MOLOGEN AG: New positive data on lefitolimod in HIV
PRESS RELEASE N 05 / 2017 of 02/16/2017
MOLOGEN AG: New positive data on lefitolimod in HIV
Berlin, 16 February 2017 - The biotech company MOLOGEN AG (ISIN DE0006637200; Frankfurt Stock Exchange Prime Standard: MGN) announced today that its partner, the Danish Aarhus University Hospital, presented new data on the TEACH study at the annual Conference on Retroviruses and Opportunistic Infections (CROI) in Seattle, USA. In this study MOLOGEN's TLR9 agonist, the Immune Surveillance Reactivator (ISR) lefitolimod, is tested in HIV-positive patients. For the first time it was shown that lefitolimod can induce a local antiviral immune response in sigmoid colon biopsies of HIV-infected patients undergoing antiretroviral treatment (ART). Lefitolimod triggered a potent response of type I interferon - a group of proteins that help regulate the activity of the immune system and is also crucial for anti-tumor responses - in the intestine, known as one major site of HIV persistence. Notably, lefitolimod did not induce unwanted inflammation. Furthermore, higher baseline TLR9 expression was associated with fewer integrated HIV-1 DNA copies. These findings strongly support the continued development of lefitolimod as an immune surveillance reactivator and represent the potential to eradicate the latent HIV reservoir. In addition, the data suggest that a similar tumor microenvironment development can be expected in the IMPALA study, a pivotal study of lefitolimod in metastatic colorectal cancer. The TEACH study started in June 2015 and has since been extended based on the broad immune system activation induced by lefitolimod. This effect was shown by the increased activation of antiviral immunity in the initial study phase. In conclusion, and consistent with the underlying hypothesis for the mode of action, lefitolimod (MGN1703) led to the activation of plasmacytoid dendritic cells (pDC), natural killer cells (NK) and T cells in HIV positive patients during antiretroviral therapy (ART). Thus, lefitolimod (MGN1703) could play a role in the "kick and kill" concept of HIV eradication. In the first phase of the trial, patients received one month of treatment. Now, in the extension phase, a group of patients receive a longer treatment of six months with lefitolimod (MGN1703). Final study results are expected to be available in mid-2017.
The aim of the TEACH study is to see whether the immunotherapy with lefitolimod can activate the innate and adaptive immune system in HIV (Human Immunodeficiency Virus) positive patients to enhance killing of HIV-infected cells. About TEACH TEACH (Toll-like receptor 9 enhancement of antiviral immunity in chronic HIV infection) is a non-randomized interventional phase I/IIa trial to evaluate lefitolimod (MGN1703) in HIV positive patients. In the first phase of the study, 15 participants received four weeks of lefitolimod (MGN1703) therapy (60 mg s.c. twice weekly). The extension phase includes 15 patients, too, who are treated for six months with lefitolimod. During the treatment period, each participant is closely monitored for safety and therapeutic effects of the drug. Aarhus University Hospital, Denmark is conducting the trial in two hospital centers in Denmark, for which it received funding from the American Foundation for AIDS research (amfAR). MOLOGEN is providing the Immune Surveillance Reactivator (ISR) lefitolimod (MGN1703).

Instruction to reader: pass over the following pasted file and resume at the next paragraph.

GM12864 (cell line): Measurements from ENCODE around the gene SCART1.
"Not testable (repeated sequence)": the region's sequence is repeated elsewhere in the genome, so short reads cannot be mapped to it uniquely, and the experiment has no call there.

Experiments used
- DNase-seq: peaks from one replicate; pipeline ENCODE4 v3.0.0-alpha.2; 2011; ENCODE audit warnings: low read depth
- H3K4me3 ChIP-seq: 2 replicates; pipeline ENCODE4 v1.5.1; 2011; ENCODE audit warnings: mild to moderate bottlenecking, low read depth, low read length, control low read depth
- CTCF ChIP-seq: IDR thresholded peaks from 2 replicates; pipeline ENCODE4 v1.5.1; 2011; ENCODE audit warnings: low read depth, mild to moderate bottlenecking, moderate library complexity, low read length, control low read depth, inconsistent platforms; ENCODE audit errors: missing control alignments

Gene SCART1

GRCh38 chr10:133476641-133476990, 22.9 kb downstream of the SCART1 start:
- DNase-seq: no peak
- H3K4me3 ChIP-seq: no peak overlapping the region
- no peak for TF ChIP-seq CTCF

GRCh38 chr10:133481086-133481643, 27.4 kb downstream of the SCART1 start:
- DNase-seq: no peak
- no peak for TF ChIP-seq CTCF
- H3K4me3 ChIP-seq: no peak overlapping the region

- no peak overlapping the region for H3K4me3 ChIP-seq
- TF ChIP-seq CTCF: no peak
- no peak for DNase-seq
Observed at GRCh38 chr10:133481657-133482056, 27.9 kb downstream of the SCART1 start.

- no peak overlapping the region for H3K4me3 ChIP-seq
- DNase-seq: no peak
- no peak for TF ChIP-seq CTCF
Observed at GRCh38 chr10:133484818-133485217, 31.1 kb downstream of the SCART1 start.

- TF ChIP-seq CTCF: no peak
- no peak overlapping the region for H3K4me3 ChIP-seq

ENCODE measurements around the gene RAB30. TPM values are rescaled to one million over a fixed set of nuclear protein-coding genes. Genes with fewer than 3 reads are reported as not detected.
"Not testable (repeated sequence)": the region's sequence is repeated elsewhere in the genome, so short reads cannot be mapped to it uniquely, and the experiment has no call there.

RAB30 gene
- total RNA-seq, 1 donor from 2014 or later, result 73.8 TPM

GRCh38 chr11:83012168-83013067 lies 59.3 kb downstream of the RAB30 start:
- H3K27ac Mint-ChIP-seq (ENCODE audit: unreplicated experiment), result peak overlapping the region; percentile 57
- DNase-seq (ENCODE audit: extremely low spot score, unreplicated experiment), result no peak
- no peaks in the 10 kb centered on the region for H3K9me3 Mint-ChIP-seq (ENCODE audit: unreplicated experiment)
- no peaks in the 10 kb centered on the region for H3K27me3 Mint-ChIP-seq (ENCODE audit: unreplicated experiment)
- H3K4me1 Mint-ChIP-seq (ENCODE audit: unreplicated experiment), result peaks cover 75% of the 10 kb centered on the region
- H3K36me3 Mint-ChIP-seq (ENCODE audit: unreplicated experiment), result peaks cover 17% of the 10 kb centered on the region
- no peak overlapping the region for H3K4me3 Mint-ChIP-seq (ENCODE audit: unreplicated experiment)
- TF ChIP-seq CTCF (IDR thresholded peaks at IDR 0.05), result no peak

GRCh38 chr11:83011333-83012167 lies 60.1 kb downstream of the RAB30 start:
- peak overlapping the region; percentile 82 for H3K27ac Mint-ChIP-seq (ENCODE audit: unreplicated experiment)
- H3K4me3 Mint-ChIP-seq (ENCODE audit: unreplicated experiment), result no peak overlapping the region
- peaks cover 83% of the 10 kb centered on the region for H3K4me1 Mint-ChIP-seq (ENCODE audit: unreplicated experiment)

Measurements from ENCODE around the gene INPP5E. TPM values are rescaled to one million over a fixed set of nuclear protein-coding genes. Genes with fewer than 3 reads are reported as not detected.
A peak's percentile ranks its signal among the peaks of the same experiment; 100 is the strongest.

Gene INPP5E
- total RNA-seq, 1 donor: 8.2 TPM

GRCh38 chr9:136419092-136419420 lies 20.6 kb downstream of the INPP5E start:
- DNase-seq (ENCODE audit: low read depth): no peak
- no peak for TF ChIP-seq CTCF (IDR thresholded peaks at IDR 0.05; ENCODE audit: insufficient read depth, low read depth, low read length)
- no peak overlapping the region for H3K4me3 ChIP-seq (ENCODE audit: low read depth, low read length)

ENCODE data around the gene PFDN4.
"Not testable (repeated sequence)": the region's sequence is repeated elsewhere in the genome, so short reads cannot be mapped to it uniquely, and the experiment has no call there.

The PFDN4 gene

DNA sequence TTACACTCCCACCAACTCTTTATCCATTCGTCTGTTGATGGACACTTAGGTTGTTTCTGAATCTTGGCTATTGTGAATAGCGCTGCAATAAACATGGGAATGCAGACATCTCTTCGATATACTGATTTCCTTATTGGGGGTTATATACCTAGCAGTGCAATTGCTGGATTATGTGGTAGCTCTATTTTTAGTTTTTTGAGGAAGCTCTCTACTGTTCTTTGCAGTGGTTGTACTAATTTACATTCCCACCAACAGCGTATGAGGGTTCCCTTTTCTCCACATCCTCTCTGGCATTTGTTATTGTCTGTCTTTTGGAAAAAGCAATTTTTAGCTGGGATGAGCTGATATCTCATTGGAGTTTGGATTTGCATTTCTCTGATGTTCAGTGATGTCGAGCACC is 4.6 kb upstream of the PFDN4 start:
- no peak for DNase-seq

The primary endpoint of the first study treatment phase is the change in proportions of activated natural killer cells in patients. Secondary study endpoints include, among others, a collection of safety, virological, immunological and pharmacodynamic data. In the extension phase the change in HIV-DNA in circulating T cells will be assessed as primary endpoint. Main secondary endpoints are - besides safety evaluation - changes of functional immune parameters.
HIV infects the immune system and destroys or affects the proper function of immune cells. Without antiretroviral treatment, this eventually leads to immune deficiency and the immune system can no longer fend off a wide range of infections and diseases. HIV remains a serious worldwide health issue. According to estimates by WHO and UNAIDS (United Nations Programme on AIDS) 37 million people worldwide were living with HIV at the end of 2015. Some 2 million people became newly infected in that same year, and 1.1 million died as a result of HIV-related causes globally.
MOLOGEN AG With new and unique technologies and active substances, the biotech company MOLOGEN is one of the pioneers in the field of immunotherapy. Alongside a focus on immuno-oncology, MOLOGEN also develops immunotherapies for the treatment of infectious diseases.
The cancer immunotherapy lefitolimod (MGN1703) is the company's lead product and best-in-class TLR9 agonist. Treatment with lefitolimod (MGN1703) triggers a broad and strong activation of the immune system. Due to this mode of action, namely to reactivate the monitoring function of the immune system, lefitolimod (MGN1703) can be recognized as an Immune Surveillance Reactivator (ISR). It has the potential to be applied to various indications. ISR lefitolimod (MGN1703) is currently being developed for first-line maintenance treatment of colorectal cancer (pivotal study) and small cell lung cancer (randomized controlled trial). Furthermore, it is also being investigated in a phase I study in HIV and a phase I combination study with the checkpoint inhibitor Yervoy(R) (ipilimumab), which is expected to start shortly. Next to checkpoint inhibitors, lefitolimod is one of the few product candidates that are in a phase III clinical trial (IMPALA) in the field of immuno-oncology and close to reaching the market.
MOLOGEN's pipeline focus is on new, innovative immunotherapies to treat diseases for which there is a high medical need.
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